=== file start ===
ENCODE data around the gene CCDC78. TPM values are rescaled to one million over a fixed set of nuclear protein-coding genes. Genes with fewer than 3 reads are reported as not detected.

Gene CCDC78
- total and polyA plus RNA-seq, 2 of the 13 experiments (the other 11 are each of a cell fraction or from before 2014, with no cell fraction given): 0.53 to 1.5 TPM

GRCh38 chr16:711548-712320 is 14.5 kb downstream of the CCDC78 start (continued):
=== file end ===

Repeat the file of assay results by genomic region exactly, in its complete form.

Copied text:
ENCODE data around the gene CCDC78. TPM values are rescaled to one million over a fixed set of nuclear protein-coding genes. Genes with fewer than 3 reads are reported as not detected.

Gene CCDC78
- total and polyA plus RNA-seq, 2 of the 13 experiments (the other 11 are each of a cell fraction or from before 2014, with no cell fraction given): 0.53 to 1.5 TPM

GRCh38 chr16:711548-712320 is 14.5 kb downstream of the CCDC78 start (continued):